Components of saffron
What elements make saffron so special
Due to its folkloric popularity as a medicinal herb that cures a hundred illnesses, modern medicine probes into the mystery that is saffron, to study its properties and take advantage of the various potentials it offers to the medical world. As a result, over a hundred chemical components have been isolated and are available for medical even commercial applications.
The three main components of saffron are: crocin, which accounts for the yellow pigmentation from the stigmas; picrocrocin, which gives the rusty, bittersweet flavor; and safranal, which lends the earthy fragrance to the spice.
The chemicals found in saffron may be classified according to their volatility, or the absence of it. Its major non-volatile components include crocin, α-crocin, carotenoids that include lycopene, zeaxanthine, and both alpha- and beta- carotenes, crocetin, and picrocrocin. The major volatile components include terpene, terpene alcohol, and terpene esters. Safranal is also a major volatile composite formed from picrocrocin as a result of the interaction of heat and enzymes during the drying process.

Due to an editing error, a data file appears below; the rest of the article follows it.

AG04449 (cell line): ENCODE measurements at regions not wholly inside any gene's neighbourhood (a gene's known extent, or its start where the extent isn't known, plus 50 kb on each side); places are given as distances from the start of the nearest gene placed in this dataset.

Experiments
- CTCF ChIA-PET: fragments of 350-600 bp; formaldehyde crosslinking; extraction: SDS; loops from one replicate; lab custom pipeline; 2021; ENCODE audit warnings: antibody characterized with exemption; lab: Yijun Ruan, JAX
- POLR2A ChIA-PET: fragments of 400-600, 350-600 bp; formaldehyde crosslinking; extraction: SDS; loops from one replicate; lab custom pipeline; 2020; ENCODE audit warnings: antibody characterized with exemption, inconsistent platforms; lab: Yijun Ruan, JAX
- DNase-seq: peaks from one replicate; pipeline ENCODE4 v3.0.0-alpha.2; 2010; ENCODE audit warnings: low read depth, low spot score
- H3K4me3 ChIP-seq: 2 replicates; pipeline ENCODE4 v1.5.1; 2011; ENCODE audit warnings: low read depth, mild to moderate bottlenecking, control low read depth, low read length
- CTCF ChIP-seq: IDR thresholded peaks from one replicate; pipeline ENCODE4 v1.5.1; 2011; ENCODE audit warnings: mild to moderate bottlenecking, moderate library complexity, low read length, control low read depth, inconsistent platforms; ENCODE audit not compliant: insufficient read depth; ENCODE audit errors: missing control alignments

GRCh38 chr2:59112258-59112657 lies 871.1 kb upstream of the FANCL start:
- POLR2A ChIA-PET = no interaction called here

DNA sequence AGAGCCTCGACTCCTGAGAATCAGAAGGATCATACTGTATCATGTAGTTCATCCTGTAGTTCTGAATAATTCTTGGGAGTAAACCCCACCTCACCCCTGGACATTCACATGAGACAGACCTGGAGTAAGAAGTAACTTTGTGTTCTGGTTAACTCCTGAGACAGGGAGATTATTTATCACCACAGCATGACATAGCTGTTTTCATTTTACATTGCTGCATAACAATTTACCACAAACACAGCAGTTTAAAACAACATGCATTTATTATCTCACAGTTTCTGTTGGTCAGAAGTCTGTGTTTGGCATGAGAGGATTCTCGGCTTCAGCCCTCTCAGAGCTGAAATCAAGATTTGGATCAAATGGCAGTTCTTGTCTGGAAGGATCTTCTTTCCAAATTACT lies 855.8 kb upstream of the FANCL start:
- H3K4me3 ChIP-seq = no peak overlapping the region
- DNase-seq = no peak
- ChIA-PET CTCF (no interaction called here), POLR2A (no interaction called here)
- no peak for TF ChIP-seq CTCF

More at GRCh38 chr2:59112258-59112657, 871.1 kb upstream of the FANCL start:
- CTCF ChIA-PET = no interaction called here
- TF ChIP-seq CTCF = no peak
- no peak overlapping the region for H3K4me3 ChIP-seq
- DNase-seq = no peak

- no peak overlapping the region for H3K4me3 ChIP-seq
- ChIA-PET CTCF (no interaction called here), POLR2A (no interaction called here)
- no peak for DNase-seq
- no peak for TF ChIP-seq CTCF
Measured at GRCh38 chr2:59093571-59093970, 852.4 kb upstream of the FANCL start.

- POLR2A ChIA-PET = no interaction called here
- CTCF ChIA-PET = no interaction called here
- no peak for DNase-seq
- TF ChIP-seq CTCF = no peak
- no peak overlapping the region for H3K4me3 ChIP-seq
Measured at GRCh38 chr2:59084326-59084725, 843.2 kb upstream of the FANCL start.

Crocin and picrocin are highly sensitive to light and air, which explains why saffron must be kept in airtight containers and stashed away in a cool, dark place while they are not being used. Exposure to atmospheric oxygen and sunlight will cause oxidation that will greatly reduce the properties of crocin and picrocin, thus lessening the quality of saffron.
Anti-oxidant properties of saffron have also been isolated and are being studied for use on drugs that will combat cancer, depression and other neuro-degenerative disorders.
Saffron's anti-inflammatory properties are also attributed to the components derived from the crocus petals: flavonoids, tannins and anthocyanins. To be specific, flavonoids present include hesperidin, quercetin, rutin, luteolin, and bioflavonoids.
For the many lovers of saffron, the underlying chemical transformations happening while they use saffron may sound Greek to them, but what is important is that they know from experience that saffron gives them that light, giddy feeling that seems to hold promise that everything is going to be alright.